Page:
But I shall have more to say about this pond and the iron foundry below, of which it seems to have been a reservoir centuries ago, and now return to my saunter over the bay that formerly dammed the water of the old mill pond, and leaving the rifle butts on my left and the Walks wood on my right, pass over the stream by a primitive corduroy bridge and out into Deakes lane, through the gate at the old mill cottage. The old lane is wide from hedge to hedge, and the lord of the manor claims the timber growing on the waste beyond the allotted width of a bye road.
But doubtless it was before the main road between London and Brighton was made - it might be nearly 200 years ago—used for traffic to much greater extent than now, for it is said, and in fact since ascertained, that the road through Cuckfield from the bottom to the top of the Town hill was deep and miry, a footpath passing up the centre, waggons and carts proceeding up the hill taking the near, or left side, and the same in going down, the houses having a small space in front paled in, the inhabitants communicating with their neighbours by crossings, the remains of whlch and also of faggots, wood, and large sand stones, were unearthed in my memory when the hill was lowered, but I cannot give the date.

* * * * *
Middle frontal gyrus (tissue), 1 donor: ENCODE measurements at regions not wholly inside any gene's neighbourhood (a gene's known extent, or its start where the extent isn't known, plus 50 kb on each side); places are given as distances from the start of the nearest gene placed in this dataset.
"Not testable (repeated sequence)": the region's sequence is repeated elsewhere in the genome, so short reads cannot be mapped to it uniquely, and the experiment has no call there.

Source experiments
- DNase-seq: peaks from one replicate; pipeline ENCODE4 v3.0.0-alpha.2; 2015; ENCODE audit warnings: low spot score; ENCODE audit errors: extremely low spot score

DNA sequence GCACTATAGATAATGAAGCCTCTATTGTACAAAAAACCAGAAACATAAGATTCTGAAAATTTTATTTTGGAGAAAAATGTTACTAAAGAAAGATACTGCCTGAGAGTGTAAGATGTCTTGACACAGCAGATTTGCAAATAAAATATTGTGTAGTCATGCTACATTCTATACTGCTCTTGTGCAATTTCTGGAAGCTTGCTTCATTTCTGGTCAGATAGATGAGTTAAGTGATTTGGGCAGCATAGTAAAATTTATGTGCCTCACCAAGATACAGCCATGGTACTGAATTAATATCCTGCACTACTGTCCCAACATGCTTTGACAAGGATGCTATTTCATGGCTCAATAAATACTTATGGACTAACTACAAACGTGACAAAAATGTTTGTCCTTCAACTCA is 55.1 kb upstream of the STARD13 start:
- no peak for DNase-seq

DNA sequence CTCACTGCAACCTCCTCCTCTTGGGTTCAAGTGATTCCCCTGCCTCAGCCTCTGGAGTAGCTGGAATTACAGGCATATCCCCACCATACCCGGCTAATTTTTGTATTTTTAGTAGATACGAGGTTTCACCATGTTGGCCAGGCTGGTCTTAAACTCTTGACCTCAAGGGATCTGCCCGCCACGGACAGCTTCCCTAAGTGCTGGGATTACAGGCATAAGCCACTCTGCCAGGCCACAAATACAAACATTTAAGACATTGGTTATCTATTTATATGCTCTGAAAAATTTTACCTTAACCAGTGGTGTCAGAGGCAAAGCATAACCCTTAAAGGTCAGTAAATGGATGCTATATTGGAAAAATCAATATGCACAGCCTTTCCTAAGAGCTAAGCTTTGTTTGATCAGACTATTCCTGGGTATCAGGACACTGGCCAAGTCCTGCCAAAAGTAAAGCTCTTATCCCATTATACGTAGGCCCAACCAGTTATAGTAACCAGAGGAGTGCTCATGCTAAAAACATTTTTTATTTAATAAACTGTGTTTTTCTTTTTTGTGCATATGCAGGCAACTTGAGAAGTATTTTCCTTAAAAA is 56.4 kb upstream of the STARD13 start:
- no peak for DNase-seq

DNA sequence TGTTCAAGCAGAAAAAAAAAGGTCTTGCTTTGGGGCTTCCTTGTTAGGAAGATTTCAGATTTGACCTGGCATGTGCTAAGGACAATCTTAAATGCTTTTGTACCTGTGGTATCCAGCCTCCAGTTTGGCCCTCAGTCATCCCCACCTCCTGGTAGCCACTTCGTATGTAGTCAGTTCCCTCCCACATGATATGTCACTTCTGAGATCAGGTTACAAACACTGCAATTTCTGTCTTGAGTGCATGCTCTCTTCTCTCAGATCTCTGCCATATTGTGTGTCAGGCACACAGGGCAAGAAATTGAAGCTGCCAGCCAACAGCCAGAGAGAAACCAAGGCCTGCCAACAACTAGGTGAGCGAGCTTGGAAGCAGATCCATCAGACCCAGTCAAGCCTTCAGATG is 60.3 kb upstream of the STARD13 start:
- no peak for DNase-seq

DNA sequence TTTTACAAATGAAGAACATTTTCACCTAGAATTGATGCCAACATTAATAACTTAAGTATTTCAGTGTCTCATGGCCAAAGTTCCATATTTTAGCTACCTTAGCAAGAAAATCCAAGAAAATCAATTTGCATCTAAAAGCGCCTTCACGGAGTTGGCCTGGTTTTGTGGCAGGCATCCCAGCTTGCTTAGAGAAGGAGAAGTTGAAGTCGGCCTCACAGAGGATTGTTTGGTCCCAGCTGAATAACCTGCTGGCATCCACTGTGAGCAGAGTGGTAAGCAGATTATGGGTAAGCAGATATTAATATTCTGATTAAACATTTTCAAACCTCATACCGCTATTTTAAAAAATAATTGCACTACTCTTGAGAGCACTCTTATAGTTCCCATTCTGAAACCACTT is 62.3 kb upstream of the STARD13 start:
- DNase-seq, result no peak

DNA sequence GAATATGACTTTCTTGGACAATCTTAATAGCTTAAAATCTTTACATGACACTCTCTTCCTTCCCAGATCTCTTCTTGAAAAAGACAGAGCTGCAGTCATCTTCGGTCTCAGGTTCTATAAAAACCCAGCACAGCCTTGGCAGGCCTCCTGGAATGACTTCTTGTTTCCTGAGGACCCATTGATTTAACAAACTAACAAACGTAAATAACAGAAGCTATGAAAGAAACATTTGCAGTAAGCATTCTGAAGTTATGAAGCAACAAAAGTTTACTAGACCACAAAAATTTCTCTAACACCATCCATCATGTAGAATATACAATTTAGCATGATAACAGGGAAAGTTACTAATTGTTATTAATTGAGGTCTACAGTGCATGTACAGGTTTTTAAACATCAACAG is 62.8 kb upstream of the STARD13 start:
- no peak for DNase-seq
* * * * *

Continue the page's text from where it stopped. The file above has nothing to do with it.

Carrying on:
Travelling through this part of the Weald must have been a difficult affair in former days. Farmers’ wives rode to church on pillions behind their husbands, it being impossible to use a wheeled vehicle, except waggon or manure cart, to convey the youngsters and servant girls; and communication with the outer world was only arrived at by means of a weekly newspaper that contained news a month old, and being taken in by some three or four neighbours living a mile or two a part, and passing in rotation from house to house, it was a week before it had gone its rounds. No wonder then that ghost stories and tales of witches and goblins were so implicitly believed in, for isolated as they were, there was none to convince them of the fallacy in believing them.